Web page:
Digital arts expo showcases art, animation and poetry-writing computers

by Elise Higgins | 5/18/16 6:01pm

This year's Digital Arts Expo featured interactive art in the Hood Museum of Art's Lathrop Gallery.

Moving images, flashing lights and creatively designed seats invited attendees to interact with the art displayed last night at the fifth annual Digital Arts Expo. The event included several segments and showcased a collaborative range of digital works in music, studio art, film and 3D printing at the Hood Museum of Art.

Because the exhibition incorporates several departments such as computer science and digital humanities, music professor Michael Casey called DAX a festival of arts and innovation.

“It’s really looking at how technology, science and art are forms of innovation and how they inform each other,” Casey said.

In 2012, computer science professor Lorie Loeb started the DAX, which featured a computer science animation and interactive works. Over the years, the exhibition has grown to include more works and sponsors. Because of this, Loeb said the leadership and planning are more dispersed.

This year, Corinne Romano ’15 served as DAX’s director. She said that her goal for the exhibition was to showcase as many student projects as possible in a great venue where they can truly show off their skills.

Because the Hood is closed for renovations, the exhibition had the unique opportunity to display its works there. In previous years, the DAX has been held at the Top of the Hopkins Center for the Arts, the Hop Garage and Spaulding Auditorium.

The evening opened in the Hood Auditorium with a film screening featuring animations and video art, which Romano said students edited and put together. The short films ranged in subject matter from the history of radio at Dartmouth to witty stories about plants and animals. There were even videos with no storyline at all. Instead, viewers were challenged to focus entirely on the visual display.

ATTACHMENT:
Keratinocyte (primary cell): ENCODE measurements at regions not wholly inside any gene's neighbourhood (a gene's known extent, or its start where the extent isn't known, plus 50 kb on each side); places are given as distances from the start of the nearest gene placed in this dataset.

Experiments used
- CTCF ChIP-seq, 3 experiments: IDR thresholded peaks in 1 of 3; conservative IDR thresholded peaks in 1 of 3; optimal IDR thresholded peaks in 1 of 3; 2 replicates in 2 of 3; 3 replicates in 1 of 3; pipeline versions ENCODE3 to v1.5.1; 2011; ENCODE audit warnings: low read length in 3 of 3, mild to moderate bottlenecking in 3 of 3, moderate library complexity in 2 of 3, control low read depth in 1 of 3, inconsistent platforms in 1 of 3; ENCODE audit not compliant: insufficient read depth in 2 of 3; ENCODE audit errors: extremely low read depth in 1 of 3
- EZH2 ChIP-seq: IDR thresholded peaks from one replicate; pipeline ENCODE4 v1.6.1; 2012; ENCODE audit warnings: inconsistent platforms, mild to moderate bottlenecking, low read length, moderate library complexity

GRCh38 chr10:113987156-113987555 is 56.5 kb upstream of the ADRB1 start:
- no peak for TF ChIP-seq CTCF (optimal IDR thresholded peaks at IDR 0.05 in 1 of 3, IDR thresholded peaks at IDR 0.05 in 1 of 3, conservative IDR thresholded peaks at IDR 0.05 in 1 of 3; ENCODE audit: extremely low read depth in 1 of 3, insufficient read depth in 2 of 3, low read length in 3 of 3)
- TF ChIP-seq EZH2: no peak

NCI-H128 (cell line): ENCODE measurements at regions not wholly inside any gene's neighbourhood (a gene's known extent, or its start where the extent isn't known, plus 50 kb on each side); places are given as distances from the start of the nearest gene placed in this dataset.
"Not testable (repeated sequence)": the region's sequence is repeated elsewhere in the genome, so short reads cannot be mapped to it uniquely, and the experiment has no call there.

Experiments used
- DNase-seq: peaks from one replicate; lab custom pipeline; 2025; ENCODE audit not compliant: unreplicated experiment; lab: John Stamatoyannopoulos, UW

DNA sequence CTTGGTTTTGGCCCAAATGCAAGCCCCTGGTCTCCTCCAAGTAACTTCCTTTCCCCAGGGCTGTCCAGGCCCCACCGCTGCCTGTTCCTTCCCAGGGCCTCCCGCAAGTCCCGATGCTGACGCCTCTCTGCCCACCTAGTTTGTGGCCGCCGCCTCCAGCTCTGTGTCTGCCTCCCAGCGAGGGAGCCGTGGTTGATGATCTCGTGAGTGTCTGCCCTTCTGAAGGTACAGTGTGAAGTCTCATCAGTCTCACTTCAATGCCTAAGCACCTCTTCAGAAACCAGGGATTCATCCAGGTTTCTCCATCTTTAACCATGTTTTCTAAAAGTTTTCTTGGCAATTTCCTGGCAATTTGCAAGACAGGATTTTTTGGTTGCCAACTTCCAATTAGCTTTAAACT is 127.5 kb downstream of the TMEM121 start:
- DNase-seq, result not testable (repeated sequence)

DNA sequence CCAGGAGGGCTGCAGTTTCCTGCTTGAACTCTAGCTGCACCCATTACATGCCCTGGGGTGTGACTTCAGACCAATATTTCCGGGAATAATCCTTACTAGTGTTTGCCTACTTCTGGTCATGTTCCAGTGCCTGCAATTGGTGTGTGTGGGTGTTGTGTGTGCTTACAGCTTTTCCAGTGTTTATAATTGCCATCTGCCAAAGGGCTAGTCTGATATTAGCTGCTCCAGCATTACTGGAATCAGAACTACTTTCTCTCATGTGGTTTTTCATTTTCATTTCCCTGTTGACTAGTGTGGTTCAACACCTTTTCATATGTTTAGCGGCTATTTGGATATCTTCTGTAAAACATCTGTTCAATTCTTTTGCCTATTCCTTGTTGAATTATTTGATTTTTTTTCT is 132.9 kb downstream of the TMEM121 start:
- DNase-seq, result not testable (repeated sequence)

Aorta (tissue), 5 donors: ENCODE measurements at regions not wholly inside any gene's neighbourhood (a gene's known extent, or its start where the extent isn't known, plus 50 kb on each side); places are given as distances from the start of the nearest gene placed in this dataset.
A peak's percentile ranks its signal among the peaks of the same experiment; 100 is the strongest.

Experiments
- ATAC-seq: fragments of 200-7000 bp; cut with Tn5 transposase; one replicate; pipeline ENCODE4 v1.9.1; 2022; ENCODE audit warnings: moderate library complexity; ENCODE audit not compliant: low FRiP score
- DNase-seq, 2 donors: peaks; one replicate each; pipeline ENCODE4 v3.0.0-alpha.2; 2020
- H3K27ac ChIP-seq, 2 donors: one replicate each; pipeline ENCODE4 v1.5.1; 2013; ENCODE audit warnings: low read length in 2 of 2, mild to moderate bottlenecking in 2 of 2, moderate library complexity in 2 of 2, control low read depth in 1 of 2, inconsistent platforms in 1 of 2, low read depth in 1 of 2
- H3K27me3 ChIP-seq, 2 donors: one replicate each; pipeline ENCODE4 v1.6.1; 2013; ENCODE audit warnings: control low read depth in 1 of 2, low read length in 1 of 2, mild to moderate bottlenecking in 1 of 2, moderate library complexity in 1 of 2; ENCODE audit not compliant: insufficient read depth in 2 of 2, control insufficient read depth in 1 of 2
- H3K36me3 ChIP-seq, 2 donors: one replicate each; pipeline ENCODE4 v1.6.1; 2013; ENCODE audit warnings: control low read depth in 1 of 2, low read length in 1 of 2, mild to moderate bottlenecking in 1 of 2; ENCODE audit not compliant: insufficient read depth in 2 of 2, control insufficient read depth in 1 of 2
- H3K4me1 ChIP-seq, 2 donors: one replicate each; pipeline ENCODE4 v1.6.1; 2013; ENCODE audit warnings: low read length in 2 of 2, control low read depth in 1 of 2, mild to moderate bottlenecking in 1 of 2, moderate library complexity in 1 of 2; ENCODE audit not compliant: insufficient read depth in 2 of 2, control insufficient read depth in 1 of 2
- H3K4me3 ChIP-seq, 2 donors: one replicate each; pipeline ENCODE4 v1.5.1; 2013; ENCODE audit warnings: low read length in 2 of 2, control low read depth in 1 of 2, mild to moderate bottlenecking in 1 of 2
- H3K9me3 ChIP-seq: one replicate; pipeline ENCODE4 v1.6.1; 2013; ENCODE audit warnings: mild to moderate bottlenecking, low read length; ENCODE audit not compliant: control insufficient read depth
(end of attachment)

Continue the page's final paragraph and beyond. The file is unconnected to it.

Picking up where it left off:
After the viewing, attendees had the opportunity to explore the Hood’s galleries and admire sculptures, images and installations. Both undergraduate and graduate students contributed to the galleries as well as professors, who collaborated with students. Some of these projects included 3D printed figurines that float when people place them in water and innovative chairs that people could sit or stand on.

For those intrigued by the possibility that a computer can write poetry, the exhibition included an event called “DigiLit & PoetiX.” Using the Turing test, which determines a machine’s ability to exhibit behavior comparable to or indistinguishable from that of a human, the 10-minute segment gave the audience the chance to guess whether the poetry and short stories were created by humans or a machine. If the audience guessed the work actually created by a machine was created by a human, the machine’s creators would receive a $3000 cash prize, Casey said.

The night ended in the Lathrop Gallery with “Algorhythms/DJ 2RNG T3STS Dance Party,” which also included a Turing test element. Participants listened to the songs played and guessed whether the DJ was a human or a computer.

National Public Radio’s Joe Palca announced the winners live at the event.

Before the event opened, Romano said that she is hopeful that the exhibition will show people all the things that digital art can encompass.

“A lot of people don’t really realize what digital arts is because it’s so big and so broad,” Romano said. “However, there really is no boundary.”

Since the DAX’s debut, the importance and presence of digital art on campus has increased as society has become increasingly digital. This is reflected in the expansion of the DAX each year. In 2014, the exhibition introduced a high-end cyber fashion show element, which featured a wedding dress embedded with lights. Last year’s DAX included an animation screening that incorporated architecture clips and music simulations.

“I think the importance of this annual exhibition is so people realize how versatile digital art really is,” Romano said.

Similarly, digital arts’ significance is demonstrated by the increasing popularity of the digital arts minor, which was introduced to the computer science department in 2007 and has since expanded to include courses within the film and media, studio art, theater and engineering sciences departments. Romano said this gives students a wide range of possibilities for projects.

Regarding the future of digital arts and next year’s DAX, Loeb said she is hopeful, especially now that new technology is becoming less expensive and more accessible.

“As technology becomes more of a tool, we’re able to interact with the art in different ways and take it into new realms,” Loeb said.